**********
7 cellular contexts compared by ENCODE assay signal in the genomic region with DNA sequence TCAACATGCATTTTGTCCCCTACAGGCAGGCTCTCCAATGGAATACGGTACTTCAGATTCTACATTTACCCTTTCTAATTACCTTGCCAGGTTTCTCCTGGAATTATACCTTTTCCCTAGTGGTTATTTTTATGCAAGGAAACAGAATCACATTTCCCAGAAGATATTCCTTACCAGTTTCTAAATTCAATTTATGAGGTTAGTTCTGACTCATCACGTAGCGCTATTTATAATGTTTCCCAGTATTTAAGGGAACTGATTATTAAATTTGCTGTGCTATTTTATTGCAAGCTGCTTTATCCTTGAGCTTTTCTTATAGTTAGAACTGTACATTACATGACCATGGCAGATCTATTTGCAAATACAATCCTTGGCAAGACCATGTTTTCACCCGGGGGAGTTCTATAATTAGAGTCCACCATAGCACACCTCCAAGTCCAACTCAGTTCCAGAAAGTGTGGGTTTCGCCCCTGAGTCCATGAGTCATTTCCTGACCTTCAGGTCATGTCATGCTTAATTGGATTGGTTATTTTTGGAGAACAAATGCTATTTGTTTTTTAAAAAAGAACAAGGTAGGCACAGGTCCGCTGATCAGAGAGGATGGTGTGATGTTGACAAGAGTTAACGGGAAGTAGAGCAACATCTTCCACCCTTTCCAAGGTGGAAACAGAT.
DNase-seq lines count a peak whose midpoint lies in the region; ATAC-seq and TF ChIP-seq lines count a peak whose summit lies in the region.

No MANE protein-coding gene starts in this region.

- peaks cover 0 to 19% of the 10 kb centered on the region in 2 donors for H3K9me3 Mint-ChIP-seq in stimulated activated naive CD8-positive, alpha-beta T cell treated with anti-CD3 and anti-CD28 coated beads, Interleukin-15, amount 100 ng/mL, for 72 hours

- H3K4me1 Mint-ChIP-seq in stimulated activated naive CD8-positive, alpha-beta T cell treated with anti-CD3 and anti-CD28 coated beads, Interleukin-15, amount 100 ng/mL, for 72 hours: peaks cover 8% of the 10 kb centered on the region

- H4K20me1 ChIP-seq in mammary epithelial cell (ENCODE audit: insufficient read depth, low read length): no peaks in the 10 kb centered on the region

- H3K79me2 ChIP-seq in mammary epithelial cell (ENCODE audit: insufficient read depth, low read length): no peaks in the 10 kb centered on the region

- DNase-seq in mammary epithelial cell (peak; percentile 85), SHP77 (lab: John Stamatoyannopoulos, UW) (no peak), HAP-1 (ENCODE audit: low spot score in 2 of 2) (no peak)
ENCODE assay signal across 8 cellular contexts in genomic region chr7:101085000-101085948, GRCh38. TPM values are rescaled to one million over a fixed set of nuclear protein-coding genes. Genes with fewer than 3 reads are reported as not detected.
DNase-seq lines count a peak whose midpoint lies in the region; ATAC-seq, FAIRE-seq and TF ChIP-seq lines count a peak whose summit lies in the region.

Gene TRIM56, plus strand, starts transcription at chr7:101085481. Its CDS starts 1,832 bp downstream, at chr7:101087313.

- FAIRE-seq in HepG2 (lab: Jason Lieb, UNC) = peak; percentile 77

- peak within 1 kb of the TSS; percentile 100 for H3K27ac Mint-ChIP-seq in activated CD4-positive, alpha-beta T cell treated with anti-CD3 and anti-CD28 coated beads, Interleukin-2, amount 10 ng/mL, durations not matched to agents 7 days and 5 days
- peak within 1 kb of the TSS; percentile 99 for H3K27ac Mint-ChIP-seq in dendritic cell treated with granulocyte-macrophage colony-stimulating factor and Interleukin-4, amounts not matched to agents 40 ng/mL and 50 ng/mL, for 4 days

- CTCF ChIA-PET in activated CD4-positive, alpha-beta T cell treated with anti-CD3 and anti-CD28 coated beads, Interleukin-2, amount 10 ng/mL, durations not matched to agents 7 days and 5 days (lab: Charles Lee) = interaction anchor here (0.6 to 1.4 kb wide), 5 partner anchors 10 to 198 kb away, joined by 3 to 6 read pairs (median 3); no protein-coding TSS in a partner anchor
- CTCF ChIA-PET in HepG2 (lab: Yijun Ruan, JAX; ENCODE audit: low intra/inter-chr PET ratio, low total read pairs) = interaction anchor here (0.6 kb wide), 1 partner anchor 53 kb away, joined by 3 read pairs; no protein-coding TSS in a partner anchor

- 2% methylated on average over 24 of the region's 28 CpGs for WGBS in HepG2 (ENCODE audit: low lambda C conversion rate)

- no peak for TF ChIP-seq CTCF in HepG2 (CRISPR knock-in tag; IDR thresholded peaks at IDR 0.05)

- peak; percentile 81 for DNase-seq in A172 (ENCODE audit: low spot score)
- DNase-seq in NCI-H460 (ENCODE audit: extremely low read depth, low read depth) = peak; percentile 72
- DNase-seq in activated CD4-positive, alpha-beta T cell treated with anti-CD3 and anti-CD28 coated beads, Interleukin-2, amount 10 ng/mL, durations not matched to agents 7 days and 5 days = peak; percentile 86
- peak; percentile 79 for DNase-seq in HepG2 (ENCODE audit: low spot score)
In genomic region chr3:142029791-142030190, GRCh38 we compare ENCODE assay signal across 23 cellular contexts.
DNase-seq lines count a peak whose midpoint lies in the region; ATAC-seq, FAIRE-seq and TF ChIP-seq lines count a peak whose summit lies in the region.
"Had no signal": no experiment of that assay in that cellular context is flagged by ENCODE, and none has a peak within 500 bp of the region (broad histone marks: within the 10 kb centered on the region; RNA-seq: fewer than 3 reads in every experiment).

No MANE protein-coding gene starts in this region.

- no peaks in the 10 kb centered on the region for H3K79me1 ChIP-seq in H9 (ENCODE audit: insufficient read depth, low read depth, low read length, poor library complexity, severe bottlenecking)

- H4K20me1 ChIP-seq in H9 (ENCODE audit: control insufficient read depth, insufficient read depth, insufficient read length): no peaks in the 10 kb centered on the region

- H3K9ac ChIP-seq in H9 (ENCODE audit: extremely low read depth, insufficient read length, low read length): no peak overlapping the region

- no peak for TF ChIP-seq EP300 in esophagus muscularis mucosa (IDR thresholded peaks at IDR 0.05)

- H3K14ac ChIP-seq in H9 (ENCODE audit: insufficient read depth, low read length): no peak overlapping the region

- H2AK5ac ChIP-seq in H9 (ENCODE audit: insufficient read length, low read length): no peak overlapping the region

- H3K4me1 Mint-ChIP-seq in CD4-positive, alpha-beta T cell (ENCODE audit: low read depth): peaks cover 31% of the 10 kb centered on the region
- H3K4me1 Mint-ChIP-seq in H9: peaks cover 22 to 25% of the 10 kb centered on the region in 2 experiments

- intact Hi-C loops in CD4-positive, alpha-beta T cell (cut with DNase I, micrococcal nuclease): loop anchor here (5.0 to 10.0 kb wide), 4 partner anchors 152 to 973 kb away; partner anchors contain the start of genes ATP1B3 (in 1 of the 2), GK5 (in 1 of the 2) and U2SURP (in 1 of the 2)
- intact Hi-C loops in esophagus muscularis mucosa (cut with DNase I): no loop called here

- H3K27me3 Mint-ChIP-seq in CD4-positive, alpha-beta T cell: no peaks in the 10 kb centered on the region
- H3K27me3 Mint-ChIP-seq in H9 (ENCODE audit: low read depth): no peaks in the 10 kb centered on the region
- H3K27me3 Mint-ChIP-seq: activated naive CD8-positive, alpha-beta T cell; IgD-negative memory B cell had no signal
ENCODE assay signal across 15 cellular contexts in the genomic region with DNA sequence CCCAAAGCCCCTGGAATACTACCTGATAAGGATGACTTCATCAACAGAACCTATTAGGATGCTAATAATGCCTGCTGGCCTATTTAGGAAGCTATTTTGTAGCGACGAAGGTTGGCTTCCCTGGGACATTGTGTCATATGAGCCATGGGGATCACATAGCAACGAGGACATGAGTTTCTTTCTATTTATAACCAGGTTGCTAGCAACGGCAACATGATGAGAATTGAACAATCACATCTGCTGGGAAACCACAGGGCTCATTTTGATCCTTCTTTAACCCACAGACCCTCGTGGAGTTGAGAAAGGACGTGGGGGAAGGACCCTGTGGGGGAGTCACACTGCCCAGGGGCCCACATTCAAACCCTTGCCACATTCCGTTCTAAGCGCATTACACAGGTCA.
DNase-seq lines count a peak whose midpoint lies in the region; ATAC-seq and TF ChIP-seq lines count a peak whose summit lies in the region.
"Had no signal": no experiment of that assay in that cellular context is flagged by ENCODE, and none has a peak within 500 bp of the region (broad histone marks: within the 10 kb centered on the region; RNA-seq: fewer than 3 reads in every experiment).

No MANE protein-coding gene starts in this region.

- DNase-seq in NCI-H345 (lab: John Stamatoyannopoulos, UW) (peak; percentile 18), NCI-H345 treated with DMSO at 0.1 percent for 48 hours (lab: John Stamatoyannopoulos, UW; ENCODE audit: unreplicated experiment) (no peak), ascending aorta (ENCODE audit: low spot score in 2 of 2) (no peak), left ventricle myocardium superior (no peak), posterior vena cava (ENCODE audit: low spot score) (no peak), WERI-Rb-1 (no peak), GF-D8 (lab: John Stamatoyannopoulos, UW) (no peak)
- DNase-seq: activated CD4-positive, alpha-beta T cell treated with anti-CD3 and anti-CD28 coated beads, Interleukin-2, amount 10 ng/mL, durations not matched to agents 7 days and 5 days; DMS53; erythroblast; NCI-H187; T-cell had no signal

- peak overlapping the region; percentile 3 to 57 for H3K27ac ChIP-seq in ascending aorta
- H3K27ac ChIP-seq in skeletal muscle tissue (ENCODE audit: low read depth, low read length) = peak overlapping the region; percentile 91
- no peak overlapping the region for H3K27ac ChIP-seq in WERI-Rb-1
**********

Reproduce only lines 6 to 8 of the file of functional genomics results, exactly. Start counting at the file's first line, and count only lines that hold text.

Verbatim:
- H4K20me1 ChIP-seq in mammary epithelial cell (ENCODE audit: insufficient read depth, low read length): no peaks in the 10 kb centered on the region

- H3K79me2 ChIP-seq in mammary epithelial cell (ENCODE audit: insufficient read depth, low read length): no peaks in the 10 kb centered on the region

- DNase-seq in mammary epithelial cell (peak; percentile 85), SHP77 (lab: John Stamatoyannopoulos, UW) (no peak), HAP-1 (ENCODE audit: low spot score in 2 of 2) (no peak)